The Chinese Communist Party recently introduced a new tool, the “Blue Dam” monitoring software, in an effort to strengthen control over public opinion before the regime’s 60th anniversary on Oct. 1. The move comes two months after installation of the Green Dam filtering software was postponed due to intense protests.
The Ministry of Industry and Information Technology recently forced all network providers to install Blue Dam on their servers, and notified individuals to install Green Dam software on their PCs.
Blue Dam differs from Green Dam in that it is installed on servers rather than individual PCs to monitor and filter information.
Authorities will start scanning and investigating network providers under the guise of policing “illegal” information on the Internet, according to the Hong-Kong based Apple Daily on Sept. 13. Those who have not installed Blue Dam according to the regulations will be punished.
Chairman Charles Mok of the Internet Society’s Hong Kong chapter told Radio Free Asia, “This is mainly targeting Internet service providers and webpage hosts. Though not publicly announced, everyone knows about it.”
China Internet commentator Wang Bo told the Daily, “[The authorities] have never relaxed their monitoring of the Internet. Their requirement that all new personal computers have Green Dam installed triggered a strong reaction. However, they always intended to push through installation on servers, and I think they will meet little resistance here.”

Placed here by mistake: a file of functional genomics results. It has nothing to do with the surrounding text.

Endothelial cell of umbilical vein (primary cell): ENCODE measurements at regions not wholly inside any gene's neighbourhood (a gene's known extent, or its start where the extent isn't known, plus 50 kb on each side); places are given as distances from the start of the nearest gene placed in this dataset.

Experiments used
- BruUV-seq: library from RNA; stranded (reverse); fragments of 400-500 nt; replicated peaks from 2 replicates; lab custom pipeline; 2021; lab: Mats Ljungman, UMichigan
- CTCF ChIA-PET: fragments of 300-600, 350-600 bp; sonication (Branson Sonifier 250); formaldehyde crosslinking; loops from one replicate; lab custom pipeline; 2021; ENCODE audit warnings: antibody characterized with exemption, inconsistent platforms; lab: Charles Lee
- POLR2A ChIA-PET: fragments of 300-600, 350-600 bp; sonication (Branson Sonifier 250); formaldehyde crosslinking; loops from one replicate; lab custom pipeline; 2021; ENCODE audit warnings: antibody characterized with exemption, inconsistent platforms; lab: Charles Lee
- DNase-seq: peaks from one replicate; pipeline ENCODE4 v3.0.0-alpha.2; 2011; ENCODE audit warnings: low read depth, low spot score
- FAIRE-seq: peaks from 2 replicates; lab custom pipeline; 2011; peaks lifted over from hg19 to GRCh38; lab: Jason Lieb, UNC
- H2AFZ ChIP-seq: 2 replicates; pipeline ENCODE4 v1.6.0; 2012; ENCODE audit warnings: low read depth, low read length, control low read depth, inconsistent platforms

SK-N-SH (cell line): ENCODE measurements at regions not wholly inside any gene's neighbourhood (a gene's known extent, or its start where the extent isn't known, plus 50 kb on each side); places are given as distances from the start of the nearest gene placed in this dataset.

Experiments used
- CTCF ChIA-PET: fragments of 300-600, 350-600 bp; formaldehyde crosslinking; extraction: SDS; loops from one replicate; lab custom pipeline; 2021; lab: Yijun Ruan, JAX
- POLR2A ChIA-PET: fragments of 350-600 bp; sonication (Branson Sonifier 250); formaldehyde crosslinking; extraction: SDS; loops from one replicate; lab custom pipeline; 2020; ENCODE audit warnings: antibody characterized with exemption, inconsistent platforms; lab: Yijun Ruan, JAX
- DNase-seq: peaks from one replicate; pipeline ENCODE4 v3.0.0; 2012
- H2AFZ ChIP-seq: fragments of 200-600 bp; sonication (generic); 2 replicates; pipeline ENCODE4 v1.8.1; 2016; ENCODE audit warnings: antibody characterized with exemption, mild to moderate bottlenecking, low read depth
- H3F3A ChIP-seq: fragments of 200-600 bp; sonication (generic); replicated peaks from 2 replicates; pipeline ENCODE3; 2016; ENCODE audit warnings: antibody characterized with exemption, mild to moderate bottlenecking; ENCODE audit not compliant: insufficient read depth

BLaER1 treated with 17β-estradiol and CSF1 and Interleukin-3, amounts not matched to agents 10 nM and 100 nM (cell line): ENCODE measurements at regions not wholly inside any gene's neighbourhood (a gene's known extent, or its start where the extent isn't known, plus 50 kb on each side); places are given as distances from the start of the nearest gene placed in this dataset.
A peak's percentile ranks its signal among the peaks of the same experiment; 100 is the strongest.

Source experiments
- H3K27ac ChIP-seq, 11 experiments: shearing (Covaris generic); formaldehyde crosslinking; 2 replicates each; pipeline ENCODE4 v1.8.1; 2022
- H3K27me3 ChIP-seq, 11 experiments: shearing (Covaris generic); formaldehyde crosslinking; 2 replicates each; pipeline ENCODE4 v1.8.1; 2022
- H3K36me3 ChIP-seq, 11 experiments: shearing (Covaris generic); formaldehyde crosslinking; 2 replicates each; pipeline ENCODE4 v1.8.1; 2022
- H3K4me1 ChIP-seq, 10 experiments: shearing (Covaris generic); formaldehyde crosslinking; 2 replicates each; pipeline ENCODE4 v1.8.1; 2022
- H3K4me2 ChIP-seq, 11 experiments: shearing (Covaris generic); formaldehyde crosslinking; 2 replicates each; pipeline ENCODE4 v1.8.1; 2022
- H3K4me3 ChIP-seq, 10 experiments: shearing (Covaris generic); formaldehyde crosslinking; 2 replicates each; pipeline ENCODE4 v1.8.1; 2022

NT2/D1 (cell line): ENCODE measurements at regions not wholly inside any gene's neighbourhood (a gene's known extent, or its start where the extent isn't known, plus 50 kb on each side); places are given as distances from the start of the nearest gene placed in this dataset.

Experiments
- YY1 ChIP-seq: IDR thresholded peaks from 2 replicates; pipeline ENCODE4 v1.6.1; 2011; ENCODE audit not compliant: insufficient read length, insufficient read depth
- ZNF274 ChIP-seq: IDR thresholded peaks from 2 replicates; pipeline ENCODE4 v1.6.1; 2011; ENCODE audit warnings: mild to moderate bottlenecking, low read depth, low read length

The move comes after several major Chinese websites, such as Sina, Netease, and Sohu were asked to have all unregistered users register their real names and ID numbers.
Moreover, Internet cafes in many cities and provinces now require users to log on with new IDs containing an implanted chip. Some Internet users are worried that the authorities will monitor their Internet activities this way, and are afraid to reveal their personal information.
Read the original Chinese article.